The NIHS/BPJS system contracts primary care providers as well as hospital providers directly. Primary care providers are paid through a capitation system and advance payments, while secondary providers (hospitals) are reimbursed through diagnosis-based group (CBG) tariffs allocated by the Ministry of Health (Agustina et al., 2019, pp.76,88). The direct contracting system enabled the NHIS to enrol 20,000 primary care providers, 907 public and 1,106 private hospitals as well as pharmacists, dispensaries, laboratories, and radiology centres (Agustina et al., 2019, p.89).
In terms of allocation of funding, it is clear that political emphasis lies on curative and rehabilitative care. The largest share of health expenditure accounts for hospital care (over 65%), with approximately 50% financing in-patient and 15% percent financing outpatient care. A further 20% of health expenditure support care in the Puskesmas and in private clinics. Less than one per cent of the budget are allocated for prevention and health promotion (World Bank, 2016b, p.5).
Agustina, R., Dartanto, T., Sitompul, R., Susiloretni, K. A., Suparmi, Achadi, E. L., Taher, A., Wirawan, F., Sungkar, S., Sudarmono, P., Shankar, A. H., Thabrany, H., Susiloretni, K. A., Soewondo, P., Ahmad, S. A., Kurniawan, M., Hidayat, B., Pardede, D., Mundiharno, … Khusun, H. (2019). Universal health coverage in Indonesia: concept, progress, and challenges. The Lancet, 393(10166), 75–102. https://doi.org/10.1016/S0140-6736(18)31647-7
World Bank. (2016b). Indonesia Health Financing System assessment: spend more, spend right & spend better. Available at: http://documents.worldbank.org/curated/en/453091479269158106/pdf/110298-REVISED-PUBLIC-HFSA-Nov17-LowRes.pdf
Health care in Kenya is financed through three main sources (Munge & Briggs, 2014):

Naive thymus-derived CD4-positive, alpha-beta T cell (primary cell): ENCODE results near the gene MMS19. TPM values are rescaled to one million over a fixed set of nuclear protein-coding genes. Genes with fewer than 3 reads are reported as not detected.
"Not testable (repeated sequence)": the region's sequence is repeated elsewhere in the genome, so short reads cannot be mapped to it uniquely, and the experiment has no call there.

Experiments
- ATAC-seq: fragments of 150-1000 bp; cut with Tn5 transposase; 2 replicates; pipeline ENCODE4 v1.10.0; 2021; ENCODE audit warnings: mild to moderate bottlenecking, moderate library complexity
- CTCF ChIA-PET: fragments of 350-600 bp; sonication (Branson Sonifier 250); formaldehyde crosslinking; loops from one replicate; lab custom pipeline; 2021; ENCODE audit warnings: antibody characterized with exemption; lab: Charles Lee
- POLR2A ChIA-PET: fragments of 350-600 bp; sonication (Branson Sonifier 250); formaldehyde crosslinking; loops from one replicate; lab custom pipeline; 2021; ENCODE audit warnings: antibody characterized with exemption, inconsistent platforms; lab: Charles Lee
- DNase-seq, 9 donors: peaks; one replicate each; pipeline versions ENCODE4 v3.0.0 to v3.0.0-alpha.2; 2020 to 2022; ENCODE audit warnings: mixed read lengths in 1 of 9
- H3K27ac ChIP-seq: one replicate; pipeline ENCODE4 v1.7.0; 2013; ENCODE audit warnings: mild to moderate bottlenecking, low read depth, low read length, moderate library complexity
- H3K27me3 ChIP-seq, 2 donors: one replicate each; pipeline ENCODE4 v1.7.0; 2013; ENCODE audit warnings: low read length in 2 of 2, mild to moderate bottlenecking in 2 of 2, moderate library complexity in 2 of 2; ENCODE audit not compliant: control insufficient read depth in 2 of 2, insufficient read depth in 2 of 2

- Direct payments (out-of-pocket payments (OOP)): This forms the highest proportion out of the sources of health-care financing for public health expenditure and fully for private health expenditure,
- Government expenditure (through taxation, employer schemes, health insurance etc.),
OOPs are charged for health care services in public and private health institutions and accounted for nearly 30% of the total expenditure on health, thus reducing access to care. However, recently there has been an increase in government investment to reduce the financial burden on the poor and vulnerable populations through abolishing user fees in public health facilities (e.g., Makueni County), the provision of free maternity and the introduction of a Health Insurance Subsidy Programme. Half of the total health budget is allocated to the three referral hospitals and the remaining resources are allocated to the 47 counties. Payments are provided in block grants, depending on the size of the population, poverty levels, land share etc. Apart from the county Departments of Health budget from the national government (forming 36.4% of the total budget), the counties also collect their own revenue through households (37.3%), donors (16.3%) and NGOs (10.1%) (Maina et al., 2016). Donor funding is mainly concentrated in areas with high HIV prevalence such as Siaya, Kisumu, Migori, Mombasa and Turkana (T. Maina et al., 2016). This funding is channelled either through the government budgetary system referred to as “on-budget” or through the extra-budgetary known as “off-budget” via donor administered programmes e.g. the World Bank Multi-Country HIV/AIDS Programme (MAP) or NGOs (KNASA & NACC, 2014). The private sector is mainly funded by donors through grants/programmes to NGOs, health insurance (Marek et al., 2005) and out-of-pocket payments.